The Silicon Review
Robots are everywhere from science fiction to your local hospital, where they are changing healthcare. For the most part, these robots resemble R2D2 from Star Wars more than they do a humanoid, but they are making a big impact in the field of medicine. Robots in medicine help by relieving medical personnel from routine tasks that take their time away from more pressing responsibilities and by making medical procedures safer and less costly for patients. They can also perform accurate surgery in tiny places and transport dangerous substances. Robotic medical assistants monitor patient vital statistics and alert the nurses when there is a need for a human presence in the room, allowing nurses to monitor several patients at once. These robotic assistants also automatically enter information into the patient electronic health record. Robotic carts may be seen moving through hospital corridors carrying supplies. Robots are also assisting in surgery, allowing doctors to conduct surgery through as tiny incision instead of an inches-long incision. Robotics is making a big impact in other areas of medicine, as well.
Diligent Robotics is one such company which is a pioneer in the field of robotics. The firm is creating robot assistants that help people with chores so people can focus on work they care most about. With a founding team of social robotics experts, the robots feature mobile manipulation, social intelligence, and human-guided learning capabilities. Moxi is their hospital robot assistant that helps clinical staff with non-patient-facing tasks so they have more time for patient care.
Q. Why hospitals require robot assistants?
Meet Moxi, the Cyborg
Moxi is the hospital robot assistant that helps clinical staff with non-patient-facing tasks like gathering supplies and bringing them to patient rooms, delivering lab samples, fetching items from a central supply, and removing soiled linen bags. Automation helps hospitals maintain consistent care workflows and gives staff more time for patient care. No infrastructure buildout, just digital learnings connected over your existing Wi-Fi, implementing Moxi is simpler than you think, and the company will be there to guide you through every step of set-up, automation and implementation. Designed to be compatible with the busy, semi-structured environments of hospitals, Moxi’s core technical features include:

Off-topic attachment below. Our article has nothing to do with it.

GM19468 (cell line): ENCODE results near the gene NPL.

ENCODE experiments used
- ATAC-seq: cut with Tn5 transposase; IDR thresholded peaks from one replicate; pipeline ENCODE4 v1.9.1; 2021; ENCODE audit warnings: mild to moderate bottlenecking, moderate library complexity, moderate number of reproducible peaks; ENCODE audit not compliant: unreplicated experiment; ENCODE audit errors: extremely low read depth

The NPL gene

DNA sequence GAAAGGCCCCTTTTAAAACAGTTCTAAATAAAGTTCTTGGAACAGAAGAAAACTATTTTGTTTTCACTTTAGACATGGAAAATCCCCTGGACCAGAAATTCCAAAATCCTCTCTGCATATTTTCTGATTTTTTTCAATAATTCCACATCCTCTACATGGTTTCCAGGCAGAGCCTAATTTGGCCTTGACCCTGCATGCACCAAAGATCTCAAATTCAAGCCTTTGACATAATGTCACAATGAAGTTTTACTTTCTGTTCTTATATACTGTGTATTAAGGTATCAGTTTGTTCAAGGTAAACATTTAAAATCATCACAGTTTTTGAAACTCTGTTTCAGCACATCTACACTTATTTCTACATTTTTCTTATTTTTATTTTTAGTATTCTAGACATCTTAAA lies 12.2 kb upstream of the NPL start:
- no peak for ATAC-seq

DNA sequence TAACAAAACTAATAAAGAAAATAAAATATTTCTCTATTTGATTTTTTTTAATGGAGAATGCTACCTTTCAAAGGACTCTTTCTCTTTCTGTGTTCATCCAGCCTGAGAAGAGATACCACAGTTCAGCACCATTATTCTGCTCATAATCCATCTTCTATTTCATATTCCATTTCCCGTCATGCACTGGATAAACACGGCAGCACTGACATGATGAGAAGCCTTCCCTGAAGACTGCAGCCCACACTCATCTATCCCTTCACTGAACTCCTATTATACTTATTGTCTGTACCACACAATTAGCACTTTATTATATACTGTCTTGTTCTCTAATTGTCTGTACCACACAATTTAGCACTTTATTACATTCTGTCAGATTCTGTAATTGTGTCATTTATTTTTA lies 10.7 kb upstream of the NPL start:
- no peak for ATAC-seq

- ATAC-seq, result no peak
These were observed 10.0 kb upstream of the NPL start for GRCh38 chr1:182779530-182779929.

Social intelligence: opens elevators and doors on its own, won’t bump into people or objects in hallways, happily poses for selfies
Mobile manipulation: Moxi can grab, pull, open and guide objects, with no human assistance
Human-guided learning: The more your staff uses Moxi, the more Moxi learns and adapts to your environment and way of doing things
Moxi continuously adapts to changing hospital workflows by learning from human teachers along the way. As COVID-19 continues to change hospital environments, Moxi's workflows adapt to deliver PPE or lab samples where and when they're needed, supporting frontline workers.
The Standout Countenance of Moxi
Dexterity + mobility = autonomy
With an arm to reach, gripper to pick up objects and mobile base to move, Moxi completes tasks end-to-end without help. In robot-world lingo, which is called “mobile-manipulation.”
The Visionary Leader Upfront
Andrea Thomaz is a co-founder and the Chief Executive Officer of Diligent Robotics and a renowned social robotics expert. Her accolades include being recognized by the National Academy of Science as a Kavli Fellow, the US President’s Council of Advisors on Science and Tech, MIT Technology Review on its Next Generation of 35 Innovators Under 35 list, Popular Science on its Brilliant 10 list, TEDx as a featured keynote speaker on social robotics and Texas Monthly on its Most Powerful Texans of 2018 list. Andrea’s robots have been featured in the New York Times and on the covers of MIT Technology Review and Popular Science. Her passion for social robotics began during her work at the MIT Media Lab, where she focused on using AI to develop machines that address everyday human needs. Andrea co-founded Diligent Robotics to pursue her vision of creating socially intelligent robot assistants that collaborate with humans by doing their chores so humans can have more time for the work they care most about.
Ms. Thomaz earned her Ph.D. from MIT and B.S. in Electrical and Computer Engineering from UT Austin and is a Robotics Professor at UT Austin and the PI of the Socially Intelligent Machines Lab.